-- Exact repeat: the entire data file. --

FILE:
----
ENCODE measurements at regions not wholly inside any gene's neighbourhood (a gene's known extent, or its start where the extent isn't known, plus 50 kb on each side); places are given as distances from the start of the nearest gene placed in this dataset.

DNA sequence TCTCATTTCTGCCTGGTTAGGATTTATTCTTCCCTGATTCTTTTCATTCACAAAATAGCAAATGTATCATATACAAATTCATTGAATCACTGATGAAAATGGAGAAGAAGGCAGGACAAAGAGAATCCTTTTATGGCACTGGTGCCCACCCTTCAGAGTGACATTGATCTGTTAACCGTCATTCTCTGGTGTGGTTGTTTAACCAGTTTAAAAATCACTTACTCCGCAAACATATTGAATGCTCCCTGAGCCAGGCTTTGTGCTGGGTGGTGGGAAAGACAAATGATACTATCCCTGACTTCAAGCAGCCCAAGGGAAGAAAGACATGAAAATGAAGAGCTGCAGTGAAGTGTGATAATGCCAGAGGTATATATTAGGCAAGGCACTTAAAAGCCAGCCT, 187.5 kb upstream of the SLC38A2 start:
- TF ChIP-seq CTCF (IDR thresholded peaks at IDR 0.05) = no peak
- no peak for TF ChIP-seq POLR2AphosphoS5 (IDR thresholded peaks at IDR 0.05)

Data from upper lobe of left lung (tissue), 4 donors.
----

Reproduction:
ENCODE measurements at regions not wholly inside any gene's neighbourhood (a gene's known extent, or its start where the extent isn't known, plus 50 kb on each side); places are given as distances from the start of the nearest gene placed in this dataset.

DNA sequence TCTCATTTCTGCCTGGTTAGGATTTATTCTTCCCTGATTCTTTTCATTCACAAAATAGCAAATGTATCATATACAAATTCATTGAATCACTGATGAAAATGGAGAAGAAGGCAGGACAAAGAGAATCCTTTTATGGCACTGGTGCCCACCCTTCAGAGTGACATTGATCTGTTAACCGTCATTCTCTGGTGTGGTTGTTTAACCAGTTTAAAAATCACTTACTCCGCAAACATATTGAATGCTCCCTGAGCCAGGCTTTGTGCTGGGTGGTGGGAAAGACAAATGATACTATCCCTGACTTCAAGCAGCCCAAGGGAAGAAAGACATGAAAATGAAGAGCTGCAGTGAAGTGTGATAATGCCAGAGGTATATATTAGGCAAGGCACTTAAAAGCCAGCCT, 187.5 kb upstream of the SLC38A2 start:
- TF ChIP-seq CTCF (IDR thresholded peaks at IDR 0.05) = no peak
- no peak for TF ChIP-seq POLR2AphosphoS5 (IDR thresholded peaks at IDR 0.05)

Data from upper lobe of left lung (tissue), 4 donors.